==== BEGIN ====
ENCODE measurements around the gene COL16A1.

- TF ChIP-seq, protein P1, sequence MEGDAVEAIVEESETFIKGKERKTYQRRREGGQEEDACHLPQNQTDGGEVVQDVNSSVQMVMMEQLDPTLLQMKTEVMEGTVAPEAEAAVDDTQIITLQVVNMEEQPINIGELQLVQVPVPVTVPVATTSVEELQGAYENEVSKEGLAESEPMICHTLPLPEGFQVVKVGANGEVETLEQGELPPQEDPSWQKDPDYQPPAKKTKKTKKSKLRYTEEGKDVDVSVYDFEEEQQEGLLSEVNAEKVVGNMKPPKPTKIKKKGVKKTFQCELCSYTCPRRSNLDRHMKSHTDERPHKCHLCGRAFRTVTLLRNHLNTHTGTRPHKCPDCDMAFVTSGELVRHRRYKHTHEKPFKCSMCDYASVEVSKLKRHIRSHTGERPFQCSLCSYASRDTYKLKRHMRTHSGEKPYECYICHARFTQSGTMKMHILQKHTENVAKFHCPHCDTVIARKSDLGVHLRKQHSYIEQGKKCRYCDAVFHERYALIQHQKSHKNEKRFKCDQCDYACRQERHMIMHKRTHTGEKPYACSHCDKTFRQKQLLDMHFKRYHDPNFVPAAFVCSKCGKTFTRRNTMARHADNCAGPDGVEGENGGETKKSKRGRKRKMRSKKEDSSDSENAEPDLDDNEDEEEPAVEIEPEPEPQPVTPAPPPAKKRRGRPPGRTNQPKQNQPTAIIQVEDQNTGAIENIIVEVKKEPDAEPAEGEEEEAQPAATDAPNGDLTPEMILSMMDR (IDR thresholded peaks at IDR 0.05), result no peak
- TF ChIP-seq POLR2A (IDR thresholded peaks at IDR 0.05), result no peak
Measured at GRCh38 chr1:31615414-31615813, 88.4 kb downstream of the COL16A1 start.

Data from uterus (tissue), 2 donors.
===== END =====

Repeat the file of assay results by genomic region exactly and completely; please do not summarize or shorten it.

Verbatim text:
ENCODE measurements around the gene COL16A1.

- TF ChIP-seq, protein P1, sequence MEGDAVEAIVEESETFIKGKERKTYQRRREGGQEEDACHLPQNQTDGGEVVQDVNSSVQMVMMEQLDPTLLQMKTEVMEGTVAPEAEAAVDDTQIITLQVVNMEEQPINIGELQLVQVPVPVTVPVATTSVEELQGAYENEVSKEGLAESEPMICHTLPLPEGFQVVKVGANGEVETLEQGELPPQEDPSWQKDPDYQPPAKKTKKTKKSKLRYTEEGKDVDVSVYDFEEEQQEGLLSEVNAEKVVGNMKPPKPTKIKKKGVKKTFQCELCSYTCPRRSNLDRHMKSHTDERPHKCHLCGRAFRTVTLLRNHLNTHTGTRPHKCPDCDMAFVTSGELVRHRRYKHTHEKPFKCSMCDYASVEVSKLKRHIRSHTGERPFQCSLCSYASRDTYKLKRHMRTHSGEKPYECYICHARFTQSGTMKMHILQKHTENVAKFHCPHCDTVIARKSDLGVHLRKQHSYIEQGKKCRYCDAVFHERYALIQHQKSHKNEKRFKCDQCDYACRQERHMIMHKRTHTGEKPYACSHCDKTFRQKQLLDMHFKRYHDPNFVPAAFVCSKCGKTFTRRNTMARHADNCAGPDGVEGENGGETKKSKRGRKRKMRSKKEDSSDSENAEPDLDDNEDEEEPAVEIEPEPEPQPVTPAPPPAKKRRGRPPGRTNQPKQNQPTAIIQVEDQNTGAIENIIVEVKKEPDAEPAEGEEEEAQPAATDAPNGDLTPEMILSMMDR (IDR thresholded peaks at IDR 0.05), result no peak
- TF ChIP-seq POLR2A (IDR thresholded peaks at IDR 0.05), result no peak
Measured at GRCh38 chr1:31615414-31615813, 88.4 kb downstream of the COL16A1 start.

Data from uterus (tissue), 2 donors.